Adversum Artist Stagnant Waters Interview
1. How did Stagnant Waters come to be?
Stagnant Waters was formed some years back as a one man project by our guitarist, Camille Giraudeau, in 2007. Eventually he was joined by drummer/electronics man/sax and clarinet player Aymeric Thomas and me, Svein Egil Hatlevik, handling the vocals. We all met up after having been in touch via the internet. The members of Stagnant Waters live far from each other, and most of the music is composed by sending files back and forth.
2. Your sound is a mix of Electronica, Drum and Bass, Noise and Black metal with elements of Jazz. Was this the direction from day one or has if come over time?
The idea of Stagnant Waters has been to not really have any specific constraints concerning what styles are allowed to be part of our expression and what styles are not. A lot of people seem to say that «noise» is a part of that mix, which makes me wonder how much noise music these people have heard, but anyway, that's not important. The style of music that you can hear in our debut album is, I guess, a consequence of the musical preferences of the members of the band. It's not like we have defined a recipe of two pinches of electronica, one table spoon of black metal, three ounces of jazz etc. We make the music we believe in, that's basically it.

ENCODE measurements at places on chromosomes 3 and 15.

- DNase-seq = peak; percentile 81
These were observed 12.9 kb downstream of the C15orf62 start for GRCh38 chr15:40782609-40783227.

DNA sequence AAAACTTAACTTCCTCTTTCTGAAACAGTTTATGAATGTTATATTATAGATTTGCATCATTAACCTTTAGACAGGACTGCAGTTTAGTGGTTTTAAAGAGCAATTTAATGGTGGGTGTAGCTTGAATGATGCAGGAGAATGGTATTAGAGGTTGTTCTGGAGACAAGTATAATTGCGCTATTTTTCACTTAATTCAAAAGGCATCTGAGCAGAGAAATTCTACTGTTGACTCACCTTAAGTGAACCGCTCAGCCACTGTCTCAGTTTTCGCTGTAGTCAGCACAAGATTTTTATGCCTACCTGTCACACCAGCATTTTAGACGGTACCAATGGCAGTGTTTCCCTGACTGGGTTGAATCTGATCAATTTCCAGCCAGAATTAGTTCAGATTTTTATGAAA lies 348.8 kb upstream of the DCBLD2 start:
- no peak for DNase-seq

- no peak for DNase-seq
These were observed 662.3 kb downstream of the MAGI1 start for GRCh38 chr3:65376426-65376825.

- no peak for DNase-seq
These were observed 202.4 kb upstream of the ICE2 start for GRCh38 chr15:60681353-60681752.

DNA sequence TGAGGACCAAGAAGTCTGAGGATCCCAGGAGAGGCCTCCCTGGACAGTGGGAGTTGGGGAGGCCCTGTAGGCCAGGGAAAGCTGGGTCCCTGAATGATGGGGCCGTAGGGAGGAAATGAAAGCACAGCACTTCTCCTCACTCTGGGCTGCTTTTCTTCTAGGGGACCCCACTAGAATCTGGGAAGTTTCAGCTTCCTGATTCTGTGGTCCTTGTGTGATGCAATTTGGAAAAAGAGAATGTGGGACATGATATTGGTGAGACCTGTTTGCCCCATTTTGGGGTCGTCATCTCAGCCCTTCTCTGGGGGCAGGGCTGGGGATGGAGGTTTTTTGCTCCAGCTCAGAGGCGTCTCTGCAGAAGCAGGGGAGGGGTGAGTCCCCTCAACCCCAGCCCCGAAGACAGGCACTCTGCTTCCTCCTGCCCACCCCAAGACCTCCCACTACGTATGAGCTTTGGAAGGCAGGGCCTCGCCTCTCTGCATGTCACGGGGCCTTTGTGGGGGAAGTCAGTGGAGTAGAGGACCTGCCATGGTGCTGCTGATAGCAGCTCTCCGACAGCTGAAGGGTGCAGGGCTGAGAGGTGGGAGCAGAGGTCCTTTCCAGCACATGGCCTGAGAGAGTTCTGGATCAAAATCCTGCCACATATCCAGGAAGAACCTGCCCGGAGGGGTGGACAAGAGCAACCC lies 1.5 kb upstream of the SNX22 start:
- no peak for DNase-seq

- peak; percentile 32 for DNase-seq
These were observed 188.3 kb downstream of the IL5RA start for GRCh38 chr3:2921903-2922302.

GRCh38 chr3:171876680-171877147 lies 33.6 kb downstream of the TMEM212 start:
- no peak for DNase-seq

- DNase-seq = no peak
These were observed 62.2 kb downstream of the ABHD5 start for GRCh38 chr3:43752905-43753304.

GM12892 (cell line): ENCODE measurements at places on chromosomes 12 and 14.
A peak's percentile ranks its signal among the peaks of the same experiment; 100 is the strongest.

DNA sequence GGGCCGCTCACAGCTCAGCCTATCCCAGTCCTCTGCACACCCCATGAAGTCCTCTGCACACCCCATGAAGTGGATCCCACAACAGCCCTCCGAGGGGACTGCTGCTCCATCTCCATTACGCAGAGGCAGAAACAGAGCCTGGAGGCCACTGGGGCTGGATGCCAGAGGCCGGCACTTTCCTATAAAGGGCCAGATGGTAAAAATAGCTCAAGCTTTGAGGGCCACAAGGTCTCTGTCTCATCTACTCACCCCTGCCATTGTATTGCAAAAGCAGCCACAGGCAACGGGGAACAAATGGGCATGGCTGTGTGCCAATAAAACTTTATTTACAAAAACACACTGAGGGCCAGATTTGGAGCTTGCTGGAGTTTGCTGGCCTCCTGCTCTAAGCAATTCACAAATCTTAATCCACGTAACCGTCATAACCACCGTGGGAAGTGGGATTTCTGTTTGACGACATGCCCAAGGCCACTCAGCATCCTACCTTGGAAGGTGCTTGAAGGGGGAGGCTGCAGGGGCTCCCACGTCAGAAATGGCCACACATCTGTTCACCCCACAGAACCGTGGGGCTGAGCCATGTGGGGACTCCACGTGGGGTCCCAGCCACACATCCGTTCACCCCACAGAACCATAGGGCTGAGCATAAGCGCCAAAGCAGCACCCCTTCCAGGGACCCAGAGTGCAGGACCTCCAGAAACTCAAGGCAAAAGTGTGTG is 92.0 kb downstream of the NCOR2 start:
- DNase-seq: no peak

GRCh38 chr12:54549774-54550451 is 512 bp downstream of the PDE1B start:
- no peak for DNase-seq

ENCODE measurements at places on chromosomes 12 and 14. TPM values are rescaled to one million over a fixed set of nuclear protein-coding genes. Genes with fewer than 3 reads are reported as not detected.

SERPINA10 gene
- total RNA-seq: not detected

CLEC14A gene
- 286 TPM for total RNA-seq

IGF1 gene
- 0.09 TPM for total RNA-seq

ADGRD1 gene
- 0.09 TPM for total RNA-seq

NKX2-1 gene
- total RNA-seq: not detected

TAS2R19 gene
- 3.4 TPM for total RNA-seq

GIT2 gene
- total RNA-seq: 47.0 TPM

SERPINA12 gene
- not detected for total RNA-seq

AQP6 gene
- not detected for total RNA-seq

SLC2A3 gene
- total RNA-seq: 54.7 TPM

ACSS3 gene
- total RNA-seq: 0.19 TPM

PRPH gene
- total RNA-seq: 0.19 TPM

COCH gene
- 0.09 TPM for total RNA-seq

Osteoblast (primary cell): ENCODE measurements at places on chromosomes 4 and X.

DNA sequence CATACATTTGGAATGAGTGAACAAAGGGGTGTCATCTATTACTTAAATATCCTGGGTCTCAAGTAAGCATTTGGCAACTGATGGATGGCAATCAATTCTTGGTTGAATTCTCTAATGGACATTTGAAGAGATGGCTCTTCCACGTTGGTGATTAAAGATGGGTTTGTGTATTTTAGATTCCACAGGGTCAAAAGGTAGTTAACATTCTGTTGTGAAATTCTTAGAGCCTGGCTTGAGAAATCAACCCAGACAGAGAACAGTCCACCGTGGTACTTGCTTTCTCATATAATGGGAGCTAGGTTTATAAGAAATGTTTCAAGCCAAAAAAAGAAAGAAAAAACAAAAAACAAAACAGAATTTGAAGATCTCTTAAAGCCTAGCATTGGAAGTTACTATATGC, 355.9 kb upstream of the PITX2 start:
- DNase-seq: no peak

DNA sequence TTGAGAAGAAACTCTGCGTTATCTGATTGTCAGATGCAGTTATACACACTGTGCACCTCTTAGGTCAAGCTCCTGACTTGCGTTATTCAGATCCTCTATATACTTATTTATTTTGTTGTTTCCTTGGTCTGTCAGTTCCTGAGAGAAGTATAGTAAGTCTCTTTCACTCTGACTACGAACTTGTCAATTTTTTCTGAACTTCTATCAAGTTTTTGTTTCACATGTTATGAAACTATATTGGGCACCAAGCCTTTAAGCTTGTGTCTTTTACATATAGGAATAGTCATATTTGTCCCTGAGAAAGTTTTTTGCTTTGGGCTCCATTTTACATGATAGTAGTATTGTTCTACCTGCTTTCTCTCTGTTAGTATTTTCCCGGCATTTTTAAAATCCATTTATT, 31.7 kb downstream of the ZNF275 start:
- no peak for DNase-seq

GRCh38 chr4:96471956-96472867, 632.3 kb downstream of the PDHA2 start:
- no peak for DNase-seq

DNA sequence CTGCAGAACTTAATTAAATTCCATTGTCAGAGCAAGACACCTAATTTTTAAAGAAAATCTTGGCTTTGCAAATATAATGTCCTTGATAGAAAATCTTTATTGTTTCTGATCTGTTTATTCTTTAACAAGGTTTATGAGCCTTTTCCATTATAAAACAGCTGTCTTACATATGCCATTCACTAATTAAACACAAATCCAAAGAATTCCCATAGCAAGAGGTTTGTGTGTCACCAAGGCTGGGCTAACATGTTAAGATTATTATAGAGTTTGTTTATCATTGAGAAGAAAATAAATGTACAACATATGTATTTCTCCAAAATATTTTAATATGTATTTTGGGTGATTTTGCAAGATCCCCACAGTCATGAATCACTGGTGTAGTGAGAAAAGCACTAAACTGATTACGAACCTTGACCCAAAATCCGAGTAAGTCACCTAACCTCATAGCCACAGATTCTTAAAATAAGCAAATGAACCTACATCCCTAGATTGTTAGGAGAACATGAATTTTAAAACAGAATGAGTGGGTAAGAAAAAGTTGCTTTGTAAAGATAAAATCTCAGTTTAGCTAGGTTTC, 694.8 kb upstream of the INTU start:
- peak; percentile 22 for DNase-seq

3. Was Adversum the label you wanted to work with all along or were there other interests? How has Adversum been as a label I know its sister label of Neuropa an amazing Industrial label?
We chose Adversum because it's a promising label with high quality acts. The people behind Adversum are friends of mine, and to me the wish to be a part of building the label by releasing Stagnant Waters through this label is also important. Adversum hasn't released that many albums yet, and at the moment I consider it a very exciting and promising experiment. It's not easy to establish yourself as a label in the over-saturated metal market of today, with all the file sharing troublematics as well. It's also important that the bands on Adversum in some way represent the same, a more or less common vision of what ideas concerning music we want to promote